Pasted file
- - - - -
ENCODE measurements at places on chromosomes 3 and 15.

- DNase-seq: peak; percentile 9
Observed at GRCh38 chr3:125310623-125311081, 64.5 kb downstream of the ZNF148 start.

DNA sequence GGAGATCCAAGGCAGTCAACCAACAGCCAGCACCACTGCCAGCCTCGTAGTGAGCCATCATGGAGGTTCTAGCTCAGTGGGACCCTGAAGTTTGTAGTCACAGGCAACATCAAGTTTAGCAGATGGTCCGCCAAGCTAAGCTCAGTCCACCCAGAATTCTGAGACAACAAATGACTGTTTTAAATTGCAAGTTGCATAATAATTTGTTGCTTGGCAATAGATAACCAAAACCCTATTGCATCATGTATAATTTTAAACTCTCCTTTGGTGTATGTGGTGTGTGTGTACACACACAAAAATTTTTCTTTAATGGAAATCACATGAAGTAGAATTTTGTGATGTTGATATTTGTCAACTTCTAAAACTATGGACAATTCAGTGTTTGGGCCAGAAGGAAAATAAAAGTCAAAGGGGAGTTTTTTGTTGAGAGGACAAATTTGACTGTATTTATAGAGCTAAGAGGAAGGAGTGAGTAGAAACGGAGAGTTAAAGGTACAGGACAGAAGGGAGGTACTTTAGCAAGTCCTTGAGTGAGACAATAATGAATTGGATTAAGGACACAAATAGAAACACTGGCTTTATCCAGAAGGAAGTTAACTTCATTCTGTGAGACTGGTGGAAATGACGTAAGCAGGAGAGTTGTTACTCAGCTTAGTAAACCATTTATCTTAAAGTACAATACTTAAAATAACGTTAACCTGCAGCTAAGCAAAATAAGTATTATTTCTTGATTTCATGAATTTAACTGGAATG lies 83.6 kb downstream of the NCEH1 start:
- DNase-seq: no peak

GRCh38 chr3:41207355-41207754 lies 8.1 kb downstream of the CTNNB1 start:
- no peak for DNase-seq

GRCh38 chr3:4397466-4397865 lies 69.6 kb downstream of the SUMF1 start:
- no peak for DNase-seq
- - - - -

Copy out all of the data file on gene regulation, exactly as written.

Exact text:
ENCODE measurements at places on chromosomes 3 and 15.

- DNase-seq: peak; percentile 9
Observed at GRCh38 chr3:125310623-125311081, 64.5 kb downstream of the ZNF148 start.

DNA sequence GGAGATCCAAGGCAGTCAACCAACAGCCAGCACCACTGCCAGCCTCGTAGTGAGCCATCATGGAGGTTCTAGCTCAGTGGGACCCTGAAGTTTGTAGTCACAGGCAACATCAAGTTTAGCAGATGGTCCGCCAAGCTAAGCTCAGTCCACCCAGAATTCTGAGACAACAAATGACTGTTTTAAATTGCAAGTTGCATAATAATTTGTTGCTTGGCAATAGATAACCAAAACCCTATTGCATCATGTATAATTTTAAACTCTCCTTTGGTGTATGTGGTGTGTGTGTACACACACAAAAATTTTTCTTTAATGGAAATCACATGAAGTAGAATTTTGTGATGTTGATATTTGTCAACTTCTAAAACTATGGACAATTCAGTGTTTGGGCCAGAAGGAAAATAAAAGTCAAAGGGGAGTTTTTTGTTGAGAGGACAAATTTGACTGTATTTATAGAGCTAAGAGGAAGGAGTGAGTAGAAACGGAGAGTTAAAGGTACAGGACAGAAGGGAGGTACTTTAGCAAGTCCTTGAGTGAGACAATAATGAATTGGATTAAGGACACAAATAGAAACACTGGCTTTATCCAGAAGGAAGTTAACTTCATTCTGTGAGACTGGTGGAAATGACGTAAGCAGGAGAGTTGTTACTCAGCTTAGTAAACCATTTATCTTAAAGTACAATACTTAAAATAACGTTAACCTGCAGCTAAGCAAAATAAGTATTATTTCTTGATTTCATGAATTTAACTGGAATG lies 83.6 kb downstream of the NCEH1 start:
- DNase-seq: no peak

GRCh38 chr3:41207355-41207754 lies 8.1 kb downstream of the CTNNB1 start:
- no peak for DNase-seq

GRCh38 chr3:4397466-4397865 lies 69.6 kb downstream of the SUMF1 start:
- no peak for DNase-seq